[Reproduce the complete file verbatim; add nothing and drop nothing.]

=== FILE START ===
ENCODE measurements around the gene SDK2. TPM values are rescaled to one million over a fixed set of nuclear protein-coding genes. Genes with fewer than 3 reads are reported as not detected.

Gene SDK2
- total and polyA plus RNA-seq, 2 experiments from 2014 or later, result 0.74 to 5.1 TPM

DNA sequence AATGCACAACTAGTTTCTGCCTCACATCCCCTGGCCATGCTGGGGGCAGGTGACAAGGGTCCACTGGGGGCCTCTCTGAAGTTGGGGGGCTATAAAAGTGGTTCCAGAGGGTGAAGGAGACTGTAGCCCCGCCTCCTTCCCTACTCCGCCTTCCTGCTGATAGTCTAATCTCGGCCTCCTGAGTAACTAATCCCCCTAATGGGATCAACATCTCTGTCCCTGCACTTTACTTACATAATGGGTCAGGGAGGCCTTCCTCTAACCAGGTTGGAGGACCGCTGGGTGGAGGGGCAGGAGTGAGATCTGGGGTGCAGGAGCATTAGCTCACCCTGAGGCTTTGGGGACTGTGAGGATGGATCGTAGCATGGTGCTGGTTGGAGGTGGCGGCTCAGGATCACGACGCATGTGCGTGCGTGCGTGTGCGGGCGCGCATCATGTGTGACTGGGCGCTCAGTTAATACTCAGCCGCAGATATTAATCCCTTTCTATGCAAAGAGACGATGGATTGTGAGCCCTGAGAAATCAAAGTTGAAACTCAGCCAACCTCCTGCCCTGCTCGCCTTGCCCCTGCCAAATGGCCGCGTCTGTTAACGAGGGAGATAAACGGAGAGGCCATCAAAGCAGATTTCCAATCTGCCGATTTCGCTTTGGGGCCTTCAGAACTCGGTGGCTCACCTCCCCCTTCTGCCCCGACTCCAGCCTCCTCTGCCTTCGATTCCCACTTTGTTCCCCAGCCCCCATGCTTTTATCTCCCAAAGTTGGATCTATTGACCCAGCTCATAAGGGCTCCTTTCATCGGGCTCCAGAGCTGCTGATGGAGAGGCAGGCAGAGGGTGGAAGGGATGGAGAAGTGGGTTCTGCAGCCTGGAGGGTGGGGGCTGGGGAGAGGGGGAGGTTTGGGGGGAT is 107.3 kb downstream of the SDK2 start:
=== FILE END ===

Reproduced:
ENCODE measurements around the gene SDK2. TPM values are rescaled to one million over a fixed set of nuclear protein-coding genes. Genes with fewer than 3 reads are reported as not detected.

Gene SDK2
- total and polyA plus RNA-seq, 2 experiments from 2014 or later, result 0.74 to 5.1 TPM

DNA sequence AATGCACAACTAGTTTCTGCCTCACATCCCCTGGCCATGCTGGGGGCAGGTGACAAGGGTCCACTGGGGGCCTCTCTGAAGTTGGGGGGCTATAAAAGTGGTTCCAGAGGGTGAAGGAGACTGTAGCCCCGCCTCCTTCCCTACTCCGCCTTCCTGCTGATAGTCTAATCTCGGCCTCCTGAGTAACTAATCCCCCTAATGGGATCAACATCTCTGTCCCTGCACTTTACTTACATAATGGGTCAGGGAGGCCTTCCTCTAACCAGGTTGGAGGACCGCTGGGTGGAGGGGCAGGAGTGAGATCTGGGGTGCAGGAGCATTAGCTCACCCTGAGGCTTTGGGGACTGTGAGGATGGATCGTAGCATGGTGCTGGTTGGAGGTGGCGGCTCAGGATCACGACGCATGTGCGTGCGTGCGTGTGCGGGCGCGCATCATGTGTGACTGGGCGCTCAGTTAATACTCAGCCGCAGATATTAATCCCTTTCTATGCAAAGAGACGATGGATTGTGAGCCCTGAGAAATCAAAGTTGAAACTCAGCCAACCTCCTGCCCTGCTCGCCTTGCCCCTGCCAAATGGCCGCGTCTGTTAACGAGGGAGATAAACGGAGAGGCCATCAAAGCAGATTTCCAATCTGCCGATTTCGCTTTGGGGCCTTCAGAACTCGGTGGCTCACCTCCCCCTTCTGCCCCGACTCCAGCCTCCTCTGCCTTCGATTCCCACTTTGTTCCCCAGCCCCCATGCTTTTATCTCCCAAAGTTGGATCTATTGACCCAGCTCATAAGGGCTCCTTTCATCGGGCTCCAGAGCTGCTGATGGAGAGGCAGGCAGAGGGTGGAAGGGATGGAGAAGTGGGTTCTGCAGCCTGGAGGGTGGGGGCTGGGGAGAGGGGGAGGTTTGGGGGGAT is 107.3 kb downstream of the SDK2 start: